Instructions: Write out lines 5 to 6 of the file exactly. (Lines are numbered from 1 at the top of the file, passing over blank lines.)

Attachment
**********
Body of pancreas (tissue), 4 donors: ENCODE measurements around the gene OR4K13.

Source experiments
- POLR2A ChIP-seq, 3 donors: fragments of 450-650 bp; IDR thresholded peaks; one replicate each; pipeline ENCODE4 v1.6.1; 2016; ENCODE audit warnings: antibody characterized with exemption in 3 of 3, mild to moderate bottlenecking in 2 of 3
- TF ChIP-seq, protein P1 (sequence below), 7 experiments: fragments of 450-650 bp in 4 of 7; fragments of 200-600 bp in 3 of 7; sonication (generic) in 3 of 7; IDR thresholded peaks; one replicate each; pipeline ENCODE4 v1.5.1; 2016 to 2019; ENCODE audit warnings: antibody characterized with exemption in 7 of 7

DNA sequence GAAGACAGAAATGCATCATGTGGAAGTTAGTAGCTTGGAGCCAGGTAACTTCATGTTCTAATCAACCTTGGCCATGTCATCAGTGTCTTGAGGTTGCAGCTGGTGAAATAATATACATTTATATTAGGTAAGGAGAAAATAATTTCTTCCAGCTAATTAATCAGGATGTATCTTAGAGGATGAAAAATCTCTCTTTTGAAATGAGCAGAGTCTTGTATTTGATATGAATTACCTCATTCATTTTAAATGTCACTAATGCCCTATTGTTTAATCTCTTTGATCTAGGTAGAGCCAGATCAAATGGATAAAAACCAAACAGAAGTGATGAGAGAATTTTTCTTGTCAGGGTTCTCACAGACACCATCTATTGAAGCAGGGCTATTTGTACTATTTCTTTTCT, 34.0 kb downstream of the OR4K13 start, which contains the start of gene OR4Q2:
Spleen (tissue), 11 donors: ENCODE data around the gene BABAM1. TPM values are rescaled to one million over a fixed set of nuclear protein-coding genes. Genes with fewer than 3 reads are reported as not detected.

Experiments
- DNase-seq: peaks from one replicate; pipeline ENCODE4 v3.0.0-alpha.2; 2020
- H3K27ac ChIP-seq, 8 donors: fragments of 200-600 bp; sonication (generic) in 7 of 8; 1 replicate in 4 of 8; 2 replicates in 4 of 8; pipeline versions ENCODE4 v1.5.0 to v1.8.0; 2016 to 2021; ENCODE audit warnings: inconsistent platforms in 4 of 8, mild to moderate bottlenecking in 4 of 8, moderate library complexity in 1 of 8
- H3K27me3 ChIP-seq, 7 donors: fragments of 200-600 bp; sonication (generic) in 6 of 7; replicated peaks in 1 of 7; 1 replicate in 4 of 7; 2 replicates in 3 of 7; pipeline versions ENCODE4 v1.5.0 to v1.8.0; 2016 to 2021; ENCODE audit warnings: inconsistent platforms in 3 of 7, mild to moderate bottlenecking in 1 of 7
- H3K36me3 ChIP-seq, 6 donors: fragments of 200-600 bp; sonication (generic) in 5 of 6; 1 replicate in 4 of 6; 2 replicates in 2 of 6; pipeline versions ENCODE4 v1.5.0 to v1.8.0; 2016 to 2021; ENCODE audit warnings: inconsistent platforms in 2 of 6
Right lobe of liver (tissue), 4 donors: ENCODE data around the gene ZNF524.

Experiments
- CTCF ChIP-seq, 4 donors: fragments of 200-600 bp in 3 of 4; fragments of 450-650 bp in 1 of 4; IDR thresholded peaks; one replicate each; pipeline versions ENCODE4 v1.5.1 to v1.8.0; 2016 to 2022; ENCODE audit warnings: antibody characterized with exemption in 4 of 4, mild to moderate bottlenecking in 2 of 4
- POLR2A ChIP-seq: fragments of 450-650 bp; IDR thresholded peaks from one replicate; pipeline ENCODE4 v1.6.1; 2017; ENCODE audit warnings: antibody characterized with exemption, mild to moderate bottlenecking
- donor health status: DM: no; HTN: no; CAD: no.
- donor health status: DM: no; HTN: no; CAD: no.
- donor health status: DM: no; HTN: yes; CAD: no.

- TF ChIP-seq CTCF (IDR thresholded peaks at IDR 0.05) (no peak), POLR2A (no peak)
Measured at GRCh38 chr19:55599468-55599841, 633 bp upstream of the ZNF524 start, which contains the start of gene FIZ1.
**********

DNA sequence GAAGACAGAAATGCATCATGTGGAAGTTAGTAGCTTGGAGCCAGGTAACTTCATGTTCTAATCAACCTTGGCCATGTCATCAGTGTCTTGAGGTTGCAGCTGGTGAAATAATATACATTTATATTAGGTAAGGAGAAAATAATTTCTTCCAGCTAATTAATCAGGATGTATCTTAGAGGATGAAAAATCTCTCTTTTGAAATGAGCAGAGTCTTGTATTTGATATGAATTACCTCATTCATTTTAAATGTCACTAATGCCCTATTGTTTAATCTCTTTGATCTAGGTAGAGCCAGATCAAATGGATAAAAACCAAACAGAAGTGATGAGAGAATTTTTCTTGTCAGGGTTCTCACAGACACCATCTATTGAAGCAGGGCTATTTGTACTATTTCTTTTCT, 34.0 kb downstream of the OR4K13 start, which contains the start of gene OR4Q2:
Spleen (tissue), 11 donors: ENCODE data around the gene BABAM1. TPM values are rescaled to one million over a fixed set of nuclear protein-coding genes. Genes with fewer than 3 reads are reported as not detected.